(Okay, so I know this is the one everyone will be excited about, and I am, too–after all, I have a story in it, but frankly the book that’s got me way thrilled right now is the next one mentioned…)
Yeah, what happened to being back next week? Well, a couple days of going to bed at 1am instead of 11pm, combined with exercise in the afternoons and melatonin before sleeping, has me feeling much more like a normal human being.
So here’re books received and graphica received, with wombat contest winner Monday afternoon. Enjoy! (I’ll be curious to have your thoughts on some of these titles…)
…This book, The Other City, from Dalkey Archive Press, has me jazzed. Here’s the description: “In this strange and lovely hymn to Prague, Michal Ajvaz repopulates the city of Kafka with ghosts, eccentrics, talking animals, and impossible statues, all lurking on the peripheries of a town so familiar to tourists…the novel is a guidebook to this other Prague, overlapping the workaday world: a place where libraries can turn into jungles, secret passages yawn beneath our feet, and waves lap at our bedspreads.”
This nonfiction guide to strange plants that might hurt you is not only beautiful in its own right–the packaging, which comes with a DVD and a sampler chapbook, is awesome.
Orbit sent me Mr. Shivers for possible blurbing. Not out until 2010. I’m reading it, and thus far it’s really quite interesting. I like Orbit a lot. I think they’re doing a great mix of stuff, and working in some really odd material (in the best sense) along with the more commercial stuff.
Want a good way to rejuvenate your fiction? Delve into the fiction of other cultures. I’m really salivating at dipping into Mexican Fiction and The Black Mirror.
I don’t know why, but I find Amberville by Tim Davis intriguing. I think it’s YA, with all kinds of weird stuff.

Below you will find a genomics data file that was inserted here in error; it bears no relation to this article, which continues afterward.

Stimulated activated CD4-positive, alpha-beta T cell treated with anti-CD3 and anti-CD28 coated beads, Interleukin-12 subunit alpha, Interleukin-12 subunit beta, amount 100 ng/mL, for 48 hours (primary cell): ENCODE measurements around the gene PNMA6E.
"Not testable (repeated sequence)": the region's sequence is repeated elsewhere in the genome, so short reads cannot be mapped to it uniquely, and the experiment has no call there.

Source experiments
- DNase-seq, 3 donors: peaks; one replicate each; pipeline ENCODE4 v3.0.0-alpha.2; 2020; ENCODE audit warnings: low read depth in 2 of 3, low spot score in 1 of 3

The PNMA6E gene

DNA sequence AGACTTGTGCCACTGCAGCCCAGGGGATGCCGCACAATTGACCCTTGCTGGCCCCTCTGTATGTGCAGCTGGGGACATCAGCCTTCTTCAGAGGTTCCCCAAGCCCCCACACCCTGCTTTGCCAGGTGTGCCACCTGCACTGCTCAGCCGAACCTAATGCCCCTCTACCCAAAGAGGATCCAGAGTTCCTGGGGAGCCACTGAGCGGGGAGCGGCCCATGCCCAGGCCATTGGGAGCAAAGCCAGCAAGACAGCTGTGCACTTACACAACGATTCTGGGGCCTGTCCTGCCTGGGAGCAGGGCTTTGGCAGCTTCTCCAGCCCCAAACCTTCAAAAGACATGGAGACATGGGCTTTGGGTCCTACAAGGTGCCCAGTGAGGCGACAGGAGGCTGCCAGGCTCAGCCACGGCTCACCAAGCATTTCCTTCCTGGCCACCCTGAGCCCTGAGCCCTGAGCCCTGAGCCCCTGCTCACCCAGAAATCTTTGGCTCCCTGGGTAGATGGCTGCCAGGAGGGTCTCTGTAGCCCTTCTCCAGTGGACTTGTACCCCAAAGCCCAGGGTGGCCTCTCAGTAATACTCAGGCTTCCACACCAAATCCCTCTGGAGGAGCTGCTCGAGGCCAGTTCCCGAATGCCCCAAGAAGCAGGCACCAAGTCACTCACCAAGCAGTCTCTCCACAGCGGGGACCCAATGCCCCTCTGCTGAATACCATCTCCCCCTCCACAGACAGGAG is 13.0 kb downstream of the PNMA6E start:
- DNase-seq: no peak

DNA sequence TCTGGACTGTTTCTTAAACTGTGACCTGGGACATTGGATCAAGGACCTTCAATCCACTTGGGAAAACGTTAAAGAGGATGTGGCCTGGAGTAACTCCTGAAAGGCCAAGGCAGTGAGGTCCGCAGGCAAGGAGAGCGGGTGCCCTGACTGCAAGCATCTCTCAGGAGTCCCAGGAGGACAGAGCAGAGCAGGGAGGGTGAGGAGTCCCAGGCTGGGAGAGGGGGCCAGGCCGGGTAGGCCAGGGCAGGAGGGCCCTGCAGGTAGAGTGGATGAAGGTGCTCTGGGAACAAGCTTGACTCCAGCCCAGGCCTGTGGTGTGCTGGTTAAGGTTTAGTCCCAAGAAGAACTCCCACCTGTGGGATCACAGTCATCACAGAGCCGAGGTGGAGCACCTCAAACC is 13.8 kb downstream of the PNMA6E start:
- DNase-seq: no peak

Not sure about this one. Not so sure I’m not completely OD’d on superheroes.
More YA coming at ya!
I like the idea behind the Red Wolf Conspiracy–six hundred year old ship on a mission to end a war–but am not as sure about the execution of same. Will investigate further. And Kay Kenyon returns with another novel in her ongoing very cool series, which continues to get a lot less respect than it deserves.
God Bless David Lubar’s Weenies. And another novel from the author of Amberlight, which I found a good debut.
You gots yer full-on heroic fantasy and yer latest from a stone-cold classic, the ever-great Ian McDonald.
Godmother, meet The Adversary…
A.J. Hartley is a supremely gifted writer of complex thrillers. Now he turns to fantasy comedy, with good results. Meanwhile, the juggernaut that is Caravan graces us with another installment.
Tim Lebbon’s The Island is about a family’s idyllic adventures in Corfu, complete with lovable animal sidekicks. Valente’s Palimpsest is a balls-to-the-wall action adventure written in a stripped-down Elmore Leonard style.
Tom P’s follow-up to a genuine classic, The Cold Spot, isn’t quite as intense, but I liked it a lot just the same. No idea what the Enge is about. Anyone care to enlighten me?
Melko and Kress, giving us some SF-fu.
Robert Conroy continues to fill in years we didn’t know we needed. Paul Tremblay’s The Little Sleep looks to be a big hit, and very entertaining.
Alan Campbell and the hard-working Chris Roberson discover that “chicks with swords” are extremely popular on covers this year, whether you want them to be or not. (Personally, woman with sword or man with sword on cover generally says “no, naw, never” to me, but I know both of these are probably worthy books.)
Bruce Sterling’s Caraytids looks extremely interesting, although bad on Cory Doctorow for proclaiming it the best novel of 2009. Hey, dude, it’s not even spring yet. Cool your jets. (Oh yeah, and a Sub Press book by a new, unknown British writer.)
And, finally, a host of other cool things from Subterranean Press.